People seem to feel more satisfied when they receive a reward for telling the truth rather than for telling a lie, according to the results of two neural imaging studies.
“Our findings together show that people typically find truth-telling to be more rewarding than lying in different types of deceptive situations,” says Professor Kang Lee.
The findings are based on two studies of Chinese participants using a new neuroimaging method called near-infrared spectroscopy. The studies are among the first to address the question of whether lying makes people feel better or worse than telling the truth.
The studies explored two different types of deception. In first-order deception, the recipient does not know the deceiver is lying. In second-order deception, the deceivers are fully aware that the recipient knows their intention, such as bluffing in poker.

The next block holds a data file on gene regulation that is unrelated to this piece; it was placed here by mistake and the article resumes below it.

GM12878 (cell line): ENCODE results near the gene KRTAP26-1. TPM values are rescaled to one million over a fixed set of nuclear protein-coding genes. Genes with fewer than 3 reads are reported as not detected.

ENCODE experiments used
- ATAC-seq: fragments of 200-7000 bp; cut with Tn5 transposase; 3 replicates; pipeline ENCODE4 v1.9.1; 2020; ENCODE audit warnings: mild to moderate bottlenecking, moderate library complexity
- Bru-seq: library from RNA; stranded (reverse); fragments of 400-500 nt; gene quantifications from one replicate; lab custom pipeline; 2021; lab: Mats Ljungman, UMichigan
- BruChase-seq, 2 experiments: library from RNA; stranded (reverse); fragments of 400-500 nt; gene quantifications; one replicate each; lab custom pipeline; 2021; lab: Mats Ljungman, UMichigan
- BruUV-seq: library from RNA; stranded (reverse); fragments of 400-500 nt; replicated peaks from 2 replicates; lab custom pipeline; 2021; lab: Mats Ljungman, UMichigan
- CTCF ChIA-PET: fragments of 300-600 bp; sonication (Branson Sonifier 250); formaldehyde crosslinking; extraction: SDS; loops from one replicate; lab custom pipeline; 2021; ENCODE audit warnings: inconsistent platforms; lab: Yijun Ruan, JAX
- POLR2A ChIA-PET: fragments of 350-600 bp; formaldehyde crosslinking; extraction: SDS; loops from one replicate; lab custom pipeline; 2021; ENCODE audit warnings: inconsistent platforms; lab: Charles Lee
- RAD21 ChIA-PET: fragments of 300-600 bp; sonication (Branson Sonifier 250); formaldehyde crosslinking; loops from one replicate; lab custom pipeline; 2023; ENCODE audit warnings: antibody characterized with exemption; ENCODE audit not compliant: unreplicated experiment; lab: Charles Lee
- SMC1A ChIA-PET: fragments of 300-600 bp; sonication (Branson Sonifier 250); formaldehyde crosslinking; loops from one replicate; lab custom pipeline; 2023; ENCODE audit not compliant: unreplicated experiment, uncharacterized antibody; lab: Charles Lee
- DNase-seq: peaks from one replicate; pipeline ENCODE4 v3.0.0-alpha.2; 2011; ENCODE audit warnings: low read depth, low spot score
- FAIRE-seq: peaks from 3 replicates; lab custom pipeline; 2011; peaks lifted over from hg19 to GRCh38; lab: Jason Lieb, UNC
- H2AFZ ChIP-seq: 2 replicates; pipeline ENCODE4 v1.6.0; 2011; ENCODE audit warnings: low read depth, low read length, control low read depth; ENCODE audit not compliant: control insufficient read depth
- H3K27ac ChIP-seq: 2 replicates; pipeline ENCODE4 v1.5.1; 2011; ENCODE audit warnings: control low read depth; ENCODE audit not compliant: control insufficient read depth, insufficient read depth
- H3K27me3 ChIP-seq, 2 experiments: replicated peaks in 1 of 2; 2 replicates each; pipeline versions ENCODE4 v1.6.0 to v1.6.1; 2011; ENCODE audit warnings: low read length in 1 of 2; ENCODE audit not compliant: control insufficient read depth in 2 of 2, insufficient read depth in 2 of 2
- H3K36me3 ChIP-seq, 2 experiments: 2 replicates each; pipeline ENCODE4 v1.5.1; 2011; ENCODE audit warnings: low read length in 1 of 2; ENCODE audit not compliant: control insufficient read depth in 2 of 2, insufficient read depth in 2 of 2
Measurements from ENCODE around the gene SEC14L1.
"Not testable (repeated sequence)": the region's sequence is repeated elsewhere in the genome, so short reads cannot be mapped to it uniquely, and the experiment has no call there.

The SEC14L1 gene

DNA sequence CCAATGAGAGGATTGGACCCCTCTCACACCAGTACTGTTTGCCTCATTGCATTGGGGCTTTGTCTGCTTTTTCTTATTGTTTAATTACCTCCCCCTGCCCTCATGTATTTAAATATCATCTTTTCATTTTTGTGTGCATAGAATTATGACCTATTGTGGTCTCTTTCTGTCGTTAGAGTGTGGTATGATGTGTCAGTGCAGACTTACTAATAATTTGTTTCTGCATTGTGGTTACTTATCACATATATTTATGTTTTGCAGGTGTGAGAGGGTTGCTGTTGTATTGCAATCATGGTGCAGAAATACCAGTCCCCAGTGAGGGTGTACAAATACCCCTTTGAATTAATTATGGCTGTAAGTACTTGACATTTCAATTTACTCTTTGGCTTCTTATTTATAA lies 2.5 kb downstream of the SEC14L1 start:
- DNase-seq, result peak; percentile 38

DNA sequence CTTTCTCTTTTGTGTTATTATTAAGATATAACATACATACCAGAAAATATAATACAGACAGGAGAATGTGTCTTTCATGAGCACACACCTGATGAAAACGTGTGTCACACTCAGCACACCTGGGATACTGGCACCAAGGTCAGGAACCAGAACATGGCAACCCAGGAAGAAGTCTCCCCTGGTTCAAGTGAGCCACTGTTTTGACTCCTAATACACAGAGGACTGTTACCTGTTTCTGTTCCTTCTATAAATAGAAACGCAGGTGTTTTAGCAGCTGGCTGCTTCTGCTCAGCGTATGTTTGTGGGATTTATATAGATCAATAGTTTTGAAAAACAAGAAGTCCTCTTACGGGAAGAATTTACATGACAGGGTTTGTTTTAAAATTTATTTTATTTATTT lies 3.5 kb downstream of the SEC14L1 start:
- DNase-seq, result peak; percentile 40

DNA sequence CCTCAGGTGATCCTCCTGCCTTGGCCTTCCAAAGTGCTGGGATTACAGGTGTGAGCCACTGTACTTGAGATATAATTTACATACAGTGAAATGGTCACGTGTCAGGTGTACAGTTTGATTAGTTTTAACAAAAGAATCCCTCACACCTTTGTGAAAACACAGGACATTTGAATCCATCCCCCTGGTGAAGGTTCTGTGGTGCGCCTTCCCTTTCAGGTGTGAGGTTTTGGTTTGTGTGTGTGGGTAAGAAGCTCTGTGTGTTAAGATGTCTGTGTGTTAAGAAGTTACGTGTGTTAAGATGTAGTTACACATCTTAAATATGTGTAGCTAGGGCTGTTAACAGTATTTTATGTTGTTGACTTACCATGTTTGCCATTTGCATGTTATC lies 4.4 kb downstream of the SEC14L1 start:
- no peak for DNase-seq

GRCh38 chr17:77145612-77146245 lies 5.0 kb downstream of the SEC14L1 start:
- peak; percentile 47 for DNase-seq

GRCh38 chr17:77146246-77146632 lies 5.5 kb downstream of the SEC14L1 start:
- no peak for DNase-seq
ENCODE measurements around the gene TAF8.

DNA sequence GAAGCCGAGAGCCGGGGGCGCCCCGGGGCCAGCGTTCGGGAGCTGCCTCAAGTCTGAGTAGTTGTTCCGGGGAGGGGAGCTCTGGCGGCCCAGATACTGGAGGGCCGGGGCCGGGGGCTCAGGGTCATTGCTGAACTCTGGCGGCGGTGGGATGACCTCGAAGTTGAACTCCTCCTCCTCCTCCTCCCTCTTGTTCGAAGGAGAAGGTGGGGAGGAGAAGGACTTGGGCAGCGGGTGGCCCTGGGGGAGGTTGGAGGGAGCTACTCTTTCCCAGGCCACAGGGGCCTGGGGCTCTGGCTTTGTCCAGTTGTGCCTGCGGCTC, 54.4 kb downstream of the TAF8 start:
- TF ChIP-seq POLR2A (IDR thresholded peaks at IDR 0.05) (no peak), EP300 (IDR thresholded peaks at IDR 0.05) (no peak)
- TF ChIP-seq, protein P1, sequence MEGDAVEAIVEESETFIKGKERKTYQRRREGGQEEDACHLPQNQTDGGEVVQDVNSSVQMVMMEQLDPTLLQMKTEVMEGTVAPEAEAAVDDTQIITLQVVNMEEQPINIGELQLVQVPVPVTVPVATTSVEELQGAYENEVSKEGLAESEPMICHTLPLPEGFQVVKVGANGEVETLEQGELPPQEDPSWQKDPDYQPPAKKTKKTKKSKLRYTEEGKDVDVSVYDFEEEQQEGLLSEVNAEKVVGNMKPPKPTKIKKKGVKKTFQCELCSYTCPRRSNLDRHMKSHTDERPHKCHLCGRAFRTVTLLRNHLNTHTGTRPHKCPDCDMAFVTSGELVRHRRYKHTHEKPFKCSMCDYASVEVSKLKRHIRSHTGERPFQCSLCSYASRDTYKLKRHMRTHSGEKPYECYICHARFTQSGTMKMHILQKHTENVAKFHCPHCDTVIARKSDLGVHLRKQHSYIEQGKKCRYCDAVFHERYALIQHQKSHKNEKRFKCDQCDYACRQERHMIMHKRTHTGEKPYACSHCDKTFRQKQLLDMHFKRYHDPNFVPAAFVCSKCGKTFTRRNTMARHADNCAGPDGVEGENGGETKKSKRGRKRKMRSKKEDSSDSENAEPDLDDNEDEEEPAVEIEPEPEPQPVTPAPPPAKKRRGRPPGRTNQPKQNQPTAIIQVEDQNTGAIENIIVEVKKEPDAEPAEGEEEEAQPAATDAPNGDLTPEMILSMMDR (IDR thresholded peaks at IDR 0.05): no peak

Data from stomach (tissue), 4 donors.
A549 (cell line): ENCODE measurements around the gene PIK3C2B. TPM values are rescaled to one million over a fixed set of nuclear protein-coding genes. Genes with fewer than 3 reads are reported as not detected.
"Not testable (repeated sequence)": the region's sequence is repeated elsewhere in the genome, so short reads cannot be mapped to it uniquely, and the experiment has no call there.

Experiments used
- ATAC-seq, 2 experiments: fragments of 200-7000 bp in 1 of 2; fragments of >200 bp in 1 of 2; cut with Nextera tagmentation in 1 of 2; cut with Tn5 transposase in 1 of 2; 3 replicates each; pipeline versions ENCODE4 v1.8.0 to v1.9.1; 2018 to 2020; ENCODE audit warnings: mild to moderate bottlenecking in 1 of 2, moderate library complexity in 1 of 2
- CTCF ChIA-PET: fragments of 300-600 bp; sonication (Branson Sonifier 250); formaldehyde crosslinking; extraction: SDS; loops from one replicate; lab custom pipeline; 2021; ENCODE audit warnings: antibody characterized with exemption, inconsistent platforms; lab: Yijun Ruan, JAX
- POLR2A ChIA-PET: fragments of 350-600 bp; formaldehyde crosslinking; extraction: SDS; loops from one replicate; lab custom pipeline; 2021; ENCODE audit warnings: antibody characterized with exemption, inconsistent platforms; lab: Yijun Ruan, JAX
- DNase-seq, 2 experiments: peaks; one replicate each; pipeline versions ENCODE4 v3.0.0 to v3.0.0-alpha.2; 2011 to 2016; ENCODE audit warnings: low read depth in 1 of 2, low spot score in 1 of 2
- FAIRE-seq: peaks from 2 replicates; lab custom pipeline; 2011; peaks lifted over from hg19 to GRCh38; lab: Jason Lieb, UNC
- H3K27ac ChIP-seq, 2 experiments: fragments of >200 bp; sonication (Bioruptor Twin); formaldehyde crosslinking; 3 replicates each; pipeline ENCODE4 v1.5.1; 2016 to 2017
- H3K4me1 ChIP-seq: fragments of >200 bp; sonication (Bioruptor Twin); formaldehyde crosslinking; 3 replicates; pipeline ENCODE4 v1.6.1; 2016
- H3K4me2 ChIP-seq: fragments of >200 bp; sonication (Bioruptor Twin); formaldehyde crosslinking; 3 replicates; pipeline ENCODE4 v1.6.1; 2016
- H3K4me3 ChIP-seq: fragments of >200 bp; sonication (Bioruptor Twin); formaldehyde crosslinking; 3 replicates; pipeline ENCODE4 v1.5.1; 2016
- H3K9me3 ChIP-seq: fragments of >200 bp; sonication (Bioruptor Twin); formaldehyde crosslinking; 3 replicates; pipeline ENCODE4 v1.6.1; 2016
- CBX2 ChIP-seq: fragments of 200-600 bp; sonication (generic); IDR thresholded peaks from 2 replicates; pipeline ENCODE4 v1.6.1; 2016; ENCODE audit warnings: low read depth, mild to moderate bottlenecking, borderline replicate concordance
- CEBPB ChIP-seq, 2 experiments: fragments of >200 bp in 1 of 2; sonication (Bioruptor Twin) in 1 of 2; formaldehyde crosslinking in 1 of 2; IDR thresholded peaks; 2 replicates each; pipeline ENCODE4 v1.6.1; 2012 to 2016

The researchers were surprised to find that a liar’s cortical reward system was more active when a reward was gained through truth-telling than through lying. This was true in both types of deception.
Researchers also found that in both types of deception, telling a lie produced greater brain activations than telling the truth in the frontal lobe, suggesting lying is cognitively more taxing than truth-telling and uses more neural resources.
The researchers hope this study will advance understanding of the neural mechanisms underlying lying, a ubiquitous and frequent human behavior, and help to diagnose pathological liars who may have different neural responses when lying or telling the truth.
The team was composed of researchers from Zhejiang Normal University, China; East China Normal University, China; Beijing Jiaotong University, China; and the University of Toronto.
Source: University of Toronto